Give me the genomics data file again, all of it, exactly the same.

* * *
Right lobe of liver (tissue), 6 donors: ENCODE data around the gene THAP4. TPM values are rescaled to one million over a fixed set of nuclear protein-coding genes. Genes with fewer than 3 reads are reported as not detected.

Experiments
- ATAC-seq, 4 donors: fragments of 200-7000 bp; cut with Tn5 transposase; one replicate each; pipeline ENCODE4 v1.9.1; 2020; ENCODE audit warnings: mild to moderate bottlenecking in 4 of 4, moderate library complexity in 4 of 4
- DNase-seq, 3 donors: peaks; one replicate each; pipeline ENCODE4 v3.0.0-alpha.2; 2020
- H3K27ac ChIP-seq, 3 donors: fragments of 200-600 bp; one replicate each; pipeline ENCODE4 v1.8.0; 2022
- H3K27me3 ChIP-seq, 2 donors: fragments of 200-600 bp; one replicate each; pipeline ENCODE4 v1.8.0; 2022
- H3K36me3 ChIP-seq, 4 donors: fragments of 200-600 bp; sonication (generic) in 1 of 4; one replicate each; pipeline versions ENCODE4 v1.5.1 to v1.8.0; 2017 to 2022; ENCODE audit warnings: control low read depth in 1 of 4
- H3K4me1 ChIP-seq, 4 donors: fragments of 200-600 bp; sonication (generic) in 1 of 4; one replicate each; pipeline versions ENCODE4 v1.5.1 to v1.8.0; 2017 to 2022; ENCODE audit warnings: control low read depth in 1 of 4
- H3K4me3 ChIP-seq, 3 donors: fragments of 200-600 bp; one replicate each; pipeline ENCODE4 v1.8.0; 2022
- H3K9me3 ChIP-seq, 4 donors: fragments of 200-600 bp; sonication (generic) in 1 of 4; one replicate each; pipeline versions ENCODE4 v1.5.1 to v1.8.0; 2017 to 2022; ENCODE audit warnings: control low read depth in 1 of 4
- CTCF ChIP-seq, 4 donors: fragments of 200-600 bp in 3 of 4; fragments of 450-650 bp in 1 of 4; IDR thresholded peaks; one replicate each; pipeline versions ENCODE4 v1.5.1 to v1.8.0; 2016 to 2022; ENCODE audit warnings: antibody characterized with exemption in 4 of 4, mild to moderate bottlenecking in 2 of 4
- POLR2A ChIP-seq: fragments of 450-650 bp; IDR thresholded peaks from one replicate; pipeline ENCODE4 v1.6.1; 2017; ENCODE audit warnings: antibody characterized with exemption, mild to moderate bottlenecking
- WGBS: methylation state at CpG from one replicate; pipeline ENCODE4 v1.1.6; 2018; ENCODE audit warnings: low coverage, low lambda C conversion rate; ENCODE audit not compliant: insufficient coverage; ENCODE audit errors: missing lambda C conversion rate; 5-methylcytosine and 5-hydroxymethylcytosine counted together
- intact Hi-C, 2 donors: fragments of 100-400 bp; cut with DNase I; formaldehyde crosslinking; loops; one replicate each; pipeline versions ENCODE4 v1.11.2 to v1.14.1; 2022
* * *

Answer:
Right lobe of liver (tissue), 6 donors: ENCODE data around the gene THAP4. TPM values are rescaled to one million over a fixed set of nuclear protein-coding genes. Genes with fewer than 3 reads are reported as not detected.

Experiments
- ATAC-seq, 4 donors: fragments of 200-7000 bp; cut with Tn5 transposase; one replicate each; pipeline ENCODE4 v1.9.1; 2020; ENCODE audit warnings: mild to moderate bottlenecking in 4 of 4, moderate library complexity in 4 of 4
- DNase-seq, 3 donors: peaks; one replicate each; pipeline ENCODE4 v3.0.0-alpha.2; 2020
- H3K27ac ChIP-seq, 3 donors: fragments of 200-600 bp; one replicate each; pipeline ENCODE4 v1.8.0; 2022
- H3K27me3 ChIP-seq, 2 donors: fragments of 200-600 bp; one replicate each; pipeline ENCODE4 v1.8.0; 2022
- H3K36me3 ChIP-seq, 4 donors: fragments of 200-600 bp; sonication (generic) in 1 of 4; one replicate each; pipeline versions ENCODE4 v1.5.1 to v1.8.0; 2017 to 2022; ENCODE audit warnings: control low read depth in 1 of 4
- H3K4me1 ChIP-seq, 4 donors: fragments of 200-600 bp; sonication (generic) in 1 of 4; one replicate each; pipeline versions ENCODE4 v1.5.1 to v1.8.0; 2017 to 2022; ENCODE audit warnings: control low read depth in 1 of 4
- H3K4me3 ChIP-seq, 3 donors: fragments of 200-600 bp; one replicate each; pipeline ENCODE4 v1.8.0; 2022
- H3K9me3 ChIP-seq, 4 donors: fragments of 200-600 bp; sonication (generic) in 1 of 4; one replicate each; pipeline versions ENCODE4 v1.5.1 to v1.8.0; 2017 to 2022; ENCODE audit warnings: control low read depth in 1 of 4
- CTCF ChIP-seq, 4 donors: fragments of 200-600 bp in 3 of 4; fragments of 450-650 bp in 1 of 4; IDR thresholded peaks; one replicate each; pipeline versions ENCODE4 v1.5.1 to v1.8.0; 2016 to 2022; ENCODE audit warnings: antibody characterized with exemption in 4 of 4, mild to moderate bottlenecking in 2 of 4
- POLR2A ChIP-seq: fragments of 450-650 bp; IDR thresholded peaks from one replicate; pipeline ENCODE4 v1.6.1; 2017; ENCODE audit warnings: antibody characterized with exemption, mild to moderate bottlenecking
- WGBS: methylation state at CpG from one replicate; pipeline ENCODE4 v1.1.6; 2018; ENCODE audit warnings: low coverage, low lambda C conversion rate; ENCODE audit not compliant: insufficient coverage; ENCODE audit errors: missing lambda C conversion rate; 5-methylcytosine and 5-hydroxymethylcytosine counted together
- intact Hi-C, 2 donors: fragments of 100-400 bp; cut with DNase I; formaldehyde crosslinking; loops; one replicate each; pipeline versions ENCODE4 v1.11.2 to v1.14.1; 2022